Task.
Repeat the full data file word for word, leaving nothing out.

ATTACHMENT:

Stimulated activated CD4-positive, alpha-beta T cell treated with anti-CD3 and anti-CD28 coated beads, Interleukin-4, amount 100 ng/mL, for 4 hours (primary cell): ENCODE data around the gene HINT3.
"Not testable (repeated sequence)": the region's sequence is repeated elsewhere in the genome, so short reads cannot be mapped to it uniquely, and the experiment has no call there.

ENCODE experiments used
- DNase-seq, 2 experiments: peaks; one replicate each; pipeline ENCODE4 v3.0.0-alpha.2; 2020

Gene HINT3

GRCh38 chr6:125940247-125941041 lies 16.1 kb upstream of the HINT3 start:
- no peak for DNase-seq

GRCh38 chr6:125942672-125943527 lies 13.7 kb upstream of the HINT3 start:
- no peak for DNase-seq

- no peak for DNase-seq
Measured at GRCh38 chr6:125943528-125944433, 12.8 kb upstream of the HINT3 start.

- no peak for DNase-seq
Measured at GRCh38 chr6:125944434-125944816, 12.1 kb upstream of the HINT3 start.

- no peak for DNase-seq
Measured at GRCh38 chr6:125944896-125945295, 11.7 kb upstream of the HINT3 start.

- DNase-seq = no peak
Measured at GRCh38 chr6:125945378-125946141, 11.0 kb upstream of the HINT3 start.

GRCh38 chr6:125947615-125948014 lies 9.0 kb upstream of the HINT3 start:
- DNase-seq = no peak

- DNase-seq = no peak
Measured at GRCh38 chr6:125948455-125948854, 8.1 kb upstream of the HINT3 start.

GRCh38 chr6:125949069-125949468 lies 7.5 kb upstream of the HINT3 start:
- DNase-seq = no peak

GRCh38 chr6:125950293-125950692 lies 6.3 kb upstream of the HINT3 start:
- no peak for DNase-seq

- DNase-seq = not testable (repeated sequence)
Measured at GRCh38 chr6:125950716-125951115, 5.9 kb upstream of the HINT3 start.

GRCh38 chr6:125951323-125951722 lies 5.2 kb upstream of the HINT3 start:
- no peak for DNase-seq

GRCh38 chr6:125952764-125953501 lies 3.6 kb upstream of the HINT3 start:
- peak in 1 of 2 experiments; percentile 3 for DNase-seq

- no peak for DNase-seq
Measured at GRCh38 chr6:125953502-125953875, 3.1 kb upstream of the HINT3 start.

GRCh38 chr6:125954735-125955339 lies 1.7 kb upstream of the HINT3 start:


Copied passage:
Stimulated activated CD4-positive, alpha-beta T cell treated with anti-CD3 and anti-CD28 coated beads, Interleukin-4, amount 100 ng/mL, for 4 hours (primary cell): ENCODE data around the gene HINT3.
"Not testable (repeated sequence)": the region's sequence is repeated elsewhere in the genome, so short reads cannot be mapped to it uniquely, and the experiment has no call there.

ENCODE experiments used
- DNase-seq, 2 experiments: peaks; one replicate each; pipeline ENCODE4 v3.0.0-alpha.2; 2020

Gene HINT3

GRCh38 chr6:125940247-125941041 lies 16.1 kb upstream of the HINT3 start:
- no peak for DNase-seq

GRCh38 chr6:125942672-125943527 lies 13.7 kb upstream of the HINT3 start:
- no peak for DNase-seq

- no peak for DNase-seq
Measured at GRCh38 chr6:125943528-125944433, 12.8 kb upstream of the HINT3 start.

- no peak for DNase-seq
Measured at GRCh38 chr6:125944434-125944816, 12.1 kb upstream of the HINT3 start.

- no peak for DNase-seq
Measured at GRCh38 chr6:125944896-125945295, 11.7 kb upstream of the HINT3 start.

- DNase-seq = no peak
Measured at GRCh38 chr6:125945378-125946141, 11.0 kb upstream of the HINT3 start.

GRCh38 chr6:125947615-125948014 lies 9.0 kb upstream of the HINT3 start:
- DNase-seq = no peak

- DNase-seq = no peak
Measured at GRCh38 chr6:125948455-125948854, 8.1 kb upstream of the HINT3 start.

GRCh38 chr6:125949069-125949468 lies 7.5 kb upstream of the HINT3 start:
- DNase-seq = no peak

GRCh38 chr6:125950293-125950692 lies 6.3 kb upstream of the HINT3 start:
- no peak for DNase-seq

- DNase-seq = not testable (repeated sequence)
Measured at GRCh38 chr6:125950716-125951115, 5.9 kb upstream of the HINT3 start.

GRCh38 chr6:125951323-125951722 lies 5.2 kb upstream of the HINT3 start:
- no peak for DNase-seq

GRCh38 chr6:125952764-125953501 lies 3.6 kb upstream of the HINT3 start:
- peak in 1 of 2 experiments; percentile 3 for DNase-seq

- no peak for DNase-seq
Measured at GRCh38 chr6:125953502-125953875, 3.1 kb upstream of the HINT3 start.

GRCh38 chr6:125954735-125955339 lies 1.7 kb upstream of the HINT3 start: